Updated: Nov 26, 2019
In the last few months or so, I've noticed parents asking about night terrors-- what they are, is their child experiencing them and what to do if they are. I usually provide some one-off advice if I see this topic pop up on social media but I felt this it warrants its own blog. Watching your little one have a terror can be scary and confusing for you as their parent. This should shed on light on how to handle these terrors if and when they happen and how to prevent them from happening moving forward.
A sleep terror is an episode of intense fear and crying. It may also include moaning, flailing, screaming and/or an increase in heart rate. These episodes happen during the non-REM or slow-wave sleep usually prior to midnight. Because they happen during the very deep sleep stage of a sleep cycle, it can be extremely difficult to wake a child during a terror. If they do wake, they will often be confused and not have any recollection of what had just happened. Basically their body is awake but but their mind isn't. Terrors differ from nightmares in that nightmares typically occur after midnight and during the light stage of sleep when we do most of our dreaming. Additionally, a person can usually remember at least part of their nightmare where as with a terror, it's very difficult to know what was just happening.
Generally night terrors occur in children between the ages of 4 and 8 and more frequently in boys. Sometimes they can continue into a child's teenage years. They can also run in the family. They are a normal part of a child's development and not a cause for concern. If you find that the terrors are creating other issues, such as changes in appetite, extreme tiredness during the day or they begin to pose a safety risk, contact your child's doctor.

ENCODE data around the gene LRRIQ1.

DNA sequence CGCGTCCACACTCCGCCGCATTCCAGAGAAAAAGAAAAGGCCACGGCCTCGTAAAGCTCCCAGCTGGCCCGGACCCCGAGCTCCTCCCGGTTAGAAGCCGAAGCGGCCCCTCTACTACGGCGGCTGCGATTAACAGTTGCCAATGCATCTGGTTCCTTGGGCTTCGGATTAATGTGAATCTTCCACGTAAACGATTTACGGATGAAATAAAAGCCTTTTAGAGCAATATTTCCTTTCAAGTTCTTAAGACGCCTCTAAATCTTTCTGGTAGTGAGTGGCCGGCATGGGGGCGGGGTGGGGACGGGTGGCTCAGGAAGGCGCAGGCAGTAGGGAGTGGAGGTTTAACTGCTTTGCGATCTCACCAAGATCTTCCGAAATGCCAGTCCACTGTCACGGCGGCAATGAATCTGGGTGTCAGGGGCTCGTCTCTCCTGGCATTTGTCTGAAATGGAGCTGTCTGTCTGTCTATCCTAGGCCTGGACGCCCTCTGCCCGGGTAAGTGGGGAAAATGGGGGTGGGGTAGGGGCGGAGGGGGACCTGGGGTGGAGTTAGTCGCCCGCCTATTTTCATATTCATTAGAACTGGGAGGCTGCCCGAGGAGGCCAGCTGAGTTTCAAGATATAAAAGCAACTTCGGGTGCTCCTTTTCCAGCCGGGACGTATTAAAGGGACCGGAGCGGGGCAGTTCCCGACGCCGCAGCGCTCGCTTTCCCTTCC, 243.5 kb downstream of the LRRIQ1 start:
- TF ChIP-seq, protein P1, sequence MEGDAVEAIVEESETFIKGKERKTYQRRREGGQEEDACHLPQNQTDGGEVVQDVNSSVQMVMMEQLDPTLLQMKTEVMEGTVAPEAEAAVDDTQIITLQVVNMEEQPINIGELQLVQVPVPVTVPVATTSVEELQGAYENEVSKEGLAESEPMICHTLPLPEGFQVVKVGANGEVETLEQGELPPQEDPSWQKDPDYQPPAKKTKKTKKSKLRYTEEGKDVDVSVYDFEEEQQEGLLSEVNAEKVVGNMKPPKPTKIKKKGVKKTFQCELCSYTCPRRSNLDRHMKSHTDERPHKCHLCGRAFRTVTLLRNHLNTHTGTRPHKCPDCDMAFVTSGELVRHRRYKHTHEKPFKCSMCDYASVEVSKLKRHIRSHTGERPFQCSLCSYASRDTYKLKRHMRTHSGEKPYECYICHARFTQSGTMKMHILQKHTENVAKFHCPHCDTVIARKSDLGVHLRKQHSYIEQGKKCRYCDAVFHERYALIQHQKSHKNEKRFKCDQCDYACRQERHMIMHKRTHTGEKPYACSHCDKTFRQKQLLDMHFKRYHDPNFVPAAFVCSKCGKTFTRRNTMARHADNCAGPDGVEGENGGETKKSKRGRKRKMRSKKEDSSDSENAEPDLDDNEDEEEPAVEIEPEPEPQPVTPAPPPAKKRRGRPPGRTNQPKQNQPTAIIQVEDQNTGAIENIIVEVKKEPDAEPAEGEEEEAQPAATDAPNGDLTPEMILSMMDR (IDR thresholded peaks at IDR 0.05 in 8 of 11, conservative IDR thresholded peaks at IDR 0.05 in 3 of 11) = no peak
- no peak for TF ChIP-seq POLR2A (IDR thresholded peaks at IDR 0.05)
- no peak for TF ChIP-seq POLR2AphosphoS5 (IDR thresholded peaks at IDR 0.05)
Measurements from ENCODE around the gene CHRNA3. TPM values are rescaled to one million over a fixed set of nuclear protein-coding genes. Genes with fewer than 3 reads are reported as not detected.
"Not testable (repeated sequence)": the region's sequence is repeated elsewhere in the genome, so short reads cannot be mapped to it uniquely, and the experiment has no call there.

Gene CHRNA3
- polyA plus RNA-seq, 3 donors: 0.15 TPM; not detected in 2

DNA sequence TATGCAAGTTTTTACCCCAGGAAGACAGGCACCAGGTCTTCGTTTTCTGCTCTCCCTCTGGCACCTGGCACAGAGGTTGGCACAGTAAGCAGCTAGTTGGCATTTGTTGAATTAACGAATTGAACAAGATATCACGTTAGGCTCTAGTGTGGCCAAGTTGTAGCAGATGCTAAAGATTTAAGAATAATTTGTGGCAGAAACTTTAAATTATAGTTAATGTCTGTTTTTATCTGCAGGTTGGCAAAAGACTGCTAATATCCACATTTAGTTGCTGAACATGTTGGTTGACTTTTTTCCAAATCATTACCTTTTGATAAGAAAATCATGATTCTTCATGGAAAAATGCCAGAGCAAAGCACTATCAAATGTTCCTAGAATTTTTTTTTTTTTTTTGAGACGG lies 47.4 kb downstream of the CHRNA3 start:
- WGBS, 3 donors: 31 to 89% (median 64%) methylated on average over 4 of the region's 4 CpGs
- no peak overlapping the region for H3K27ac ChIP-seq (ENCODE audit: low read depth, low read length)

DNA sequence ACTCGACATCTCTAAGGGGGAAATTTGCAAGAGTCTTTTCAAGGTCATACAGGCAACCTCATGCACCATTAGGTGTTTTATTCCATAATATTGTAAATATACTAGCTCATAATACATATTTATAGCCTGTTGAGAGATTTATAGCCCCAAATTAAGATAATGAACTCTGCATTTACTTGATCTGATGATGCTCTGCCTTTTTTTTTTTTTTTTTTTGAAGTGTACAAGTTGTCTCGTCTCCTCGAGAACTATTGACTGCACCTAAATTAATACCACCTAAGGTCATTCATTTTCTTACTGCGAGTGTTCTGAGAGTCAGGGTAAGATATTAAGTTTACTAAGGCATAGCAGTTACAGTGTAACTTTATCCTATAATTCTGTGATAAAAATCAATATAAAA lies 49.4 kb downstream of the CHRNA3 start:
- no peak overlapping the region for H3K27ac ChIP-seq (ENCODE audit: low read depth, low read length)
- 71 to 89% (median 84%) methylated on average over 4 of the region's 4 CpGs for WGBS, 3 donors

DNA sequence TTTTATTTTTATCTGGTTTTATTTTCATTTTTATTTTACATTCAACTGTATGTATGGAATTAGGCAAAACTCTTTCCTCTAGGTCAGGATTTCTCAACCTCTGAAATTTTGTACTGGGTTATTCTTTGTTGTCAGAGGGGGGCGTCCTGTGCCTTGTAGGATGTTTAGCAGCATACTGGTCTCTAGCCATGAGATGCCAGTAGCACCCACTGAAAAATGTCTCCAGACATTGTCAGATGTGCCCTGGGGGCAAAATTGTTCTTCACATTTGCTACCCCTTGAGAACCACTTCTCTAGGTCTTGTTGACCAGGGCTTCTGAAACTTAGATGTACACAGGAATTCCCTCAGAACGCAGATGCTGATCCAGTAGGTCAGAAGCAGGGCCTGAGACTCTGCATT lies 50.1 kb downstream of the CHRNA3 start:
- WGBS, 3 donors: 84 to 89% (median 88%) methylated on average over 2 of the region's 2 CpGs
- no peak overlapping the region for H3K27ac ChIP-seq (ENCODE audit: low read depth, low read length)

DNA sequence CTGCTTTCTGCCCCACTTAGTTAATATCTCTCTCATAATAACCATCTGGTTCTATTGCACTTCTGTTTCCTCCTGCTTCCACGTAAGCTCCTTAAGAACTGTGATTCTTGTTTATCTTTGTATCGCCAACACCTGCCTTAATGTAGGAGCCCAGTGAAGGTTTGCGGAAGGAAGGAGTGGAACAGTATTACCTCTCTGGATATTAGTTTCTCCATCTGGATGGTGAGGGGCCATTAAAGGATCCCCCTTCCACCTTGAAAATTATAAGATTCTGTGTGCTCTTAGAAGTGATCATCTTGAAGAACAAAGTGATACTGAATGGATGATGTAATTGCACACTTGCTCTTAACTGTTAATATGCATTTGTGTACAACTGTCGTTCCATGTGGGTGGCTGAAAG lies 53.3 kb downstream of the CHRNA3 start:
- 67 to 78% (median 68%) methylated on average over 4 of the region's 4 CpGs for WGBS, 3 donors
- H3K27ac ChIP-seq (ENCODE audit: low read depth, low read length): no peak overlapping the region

Terrors can sometimes be caused by illness, stress or a drastic change in your child's life, whether it be positive or negative. They can also happen when your child is sleep deprived. After a few occurrences, make note of what is happening throughout your child's day to determine if there is something specific that could be causing the terrors.
If your child does experience a terror, the best way to help is by not helping at all! Your first instinct will be to wake and comfort him, but this can actually prolong the terror. Talking and touching can make the terror last longer or start over. Be there silently for your child to make sure he doesn't get hurt and don't interact in any way unless absolutely necessary. If the terrors continue for a few nights, shifting bedtime earlier can make a world of difference. Even 15 minutes earlier is enough. Because terrors are often a result of stress or being overtired, those 15 minutes can give your child the extra time to sleep and reset his sleep patterns so that he is in a different stage of the sleep cycle at the time the terrors were typically occurring.
Some parents will also slightly arouse their child about 30 minutes before the terror occurs. This can be a bit of a risk, as you could accidentally wake your child up completely or you could create a bad habit that causes your child to continue to wake at that time even once the terrors have stopped. You would also need to continue with this technique for a few weeks to know whether it's working or not.
If you find that the terrors still continue, be sure to consult with your child's pediatrician as they may be able to guide you in other solutions. Ensuring a good night's sleep is not only extremely beneficial and important for children, it also helps your entire family as well.